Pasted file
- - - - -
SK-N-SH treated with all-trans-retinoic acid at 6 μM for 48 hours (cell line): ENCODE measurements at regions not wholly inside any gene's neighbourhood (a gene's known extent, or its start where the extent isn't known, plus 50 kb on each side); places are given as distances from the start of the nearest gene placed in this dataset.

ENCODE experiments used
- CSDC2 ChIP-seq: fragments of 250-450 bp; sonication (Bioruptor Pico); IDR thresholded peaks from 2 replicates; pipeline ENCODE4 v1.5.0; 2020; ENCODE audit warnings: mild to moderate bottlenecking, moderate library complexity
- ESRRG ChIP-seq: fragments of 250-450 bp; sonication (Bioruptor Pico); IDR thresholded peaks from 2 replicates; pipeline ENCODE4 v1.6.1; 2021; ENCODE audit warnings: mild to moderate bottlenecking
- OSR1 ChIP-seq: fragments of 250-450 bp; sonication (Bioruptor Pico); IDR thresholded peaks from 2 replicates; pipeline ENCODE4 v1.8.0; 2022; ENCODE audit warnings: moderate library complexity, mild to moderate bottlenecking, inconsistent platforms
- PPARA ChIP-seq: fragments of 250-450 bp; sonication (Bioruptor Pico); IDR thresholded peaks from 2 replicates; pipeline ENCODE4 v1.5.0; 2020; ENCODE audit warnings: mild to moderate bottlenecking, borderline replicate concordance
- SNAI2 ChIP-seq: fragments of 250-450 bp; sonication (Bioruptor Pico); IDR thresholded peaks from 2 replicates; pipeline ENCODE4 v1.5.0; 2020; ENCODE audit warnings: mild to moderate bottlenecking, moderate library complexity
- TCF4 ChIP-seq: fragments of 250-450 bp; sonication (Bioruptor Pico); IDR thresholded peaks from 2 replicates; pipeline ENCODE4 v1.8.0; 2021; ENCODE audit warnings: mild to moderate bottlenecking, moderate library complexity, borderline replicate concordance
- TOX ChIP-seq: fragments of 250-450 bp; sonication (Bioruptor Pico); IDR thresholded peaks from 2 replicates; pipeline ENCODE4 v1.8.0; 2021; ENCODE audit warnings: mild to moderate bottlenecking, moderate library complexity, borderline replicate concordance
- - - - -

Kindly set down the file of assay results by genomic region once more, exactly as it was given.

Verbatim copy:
SK-N-SH treated with all-trans-retinoic acid at 6 μM for 48 hours (cell line): ENCODE measurements at regions not wholly inside any gene's neighbourhood (a gene's known extent, or its start where the extent isn't known, plus 50 kb on each side); places are given as distances from the start of the nearest gene placed in this dataset.

ENCODE experiments used
- CSDC2 ChIP-seq: fragments of 250-450 bp; sonication (Bioruptor Pico); IDR thresholded peaks from 2 replicates; pipeline ENCODE4 v1.5.0; 2020; ENCODE audit warnings: mild to moderate bottlenecking, moderate library complexity
- ESRRG ChIP-seq: fragments of 250-450 bp; sonication (Bioruptor Pico); IDR thresholded peaks from 2 replicates; pipeline ENCODE4 v1.6.1; 2021; ENCODE audit warnings: mild to moderate bottlenecking
- OSR1 ChIP-seq: fragments of 250-450 bp; sonication (Bioruptor Pico); IDR thresholded peaks from 2 replicates; pipeline ENCODE4 v1.8.0; 2022; ENCODE audit warnings: moderate library complexity, mild to moderate bottlenecking, inconsistent platforms
- PPARA ChIP-seq: fragments of 250-450 bp; sonication (Bioruptor Pico); IDR thresholded peaks from 2 replicates; pipeline ENCODE4 v1.5.0; 2020; ENCODE audit warnings: mild to moderate bottlenecking, borderline replicate concordance
- SNAI2 ChIP-seq: fragments of 250-450 bp; sonication (Bioruptor Pico); IDR thresholded peaks from 2 replicates; pipeline ENCODE4 v1.5.0; 2020; ENCODE audit warnings: mild to moderate bottlenecking, moderate library complexity
- TCF4 ChIP-seq: fragments of 250-450 bp; sonication (Bioruptor Pico); IDR thresholded peaks from 2 replicates; pipeline ENCODE4 v1.8.0; 2021; ENCODE audit warnings: mild to moderate bottlenecking, moderate library complexity, borderline replicate concordance
- TOX ChIP-seq: fragments of 250-450 bp; sonication (Bioruptor Pico); IDR thresholded peaks from 2 replicates; pipeline ENCODE4 v1.8.0; 2021; ENCODE audit warnings: mild to moderate bottlenecking, moderate library complexity, borderline replicate concordance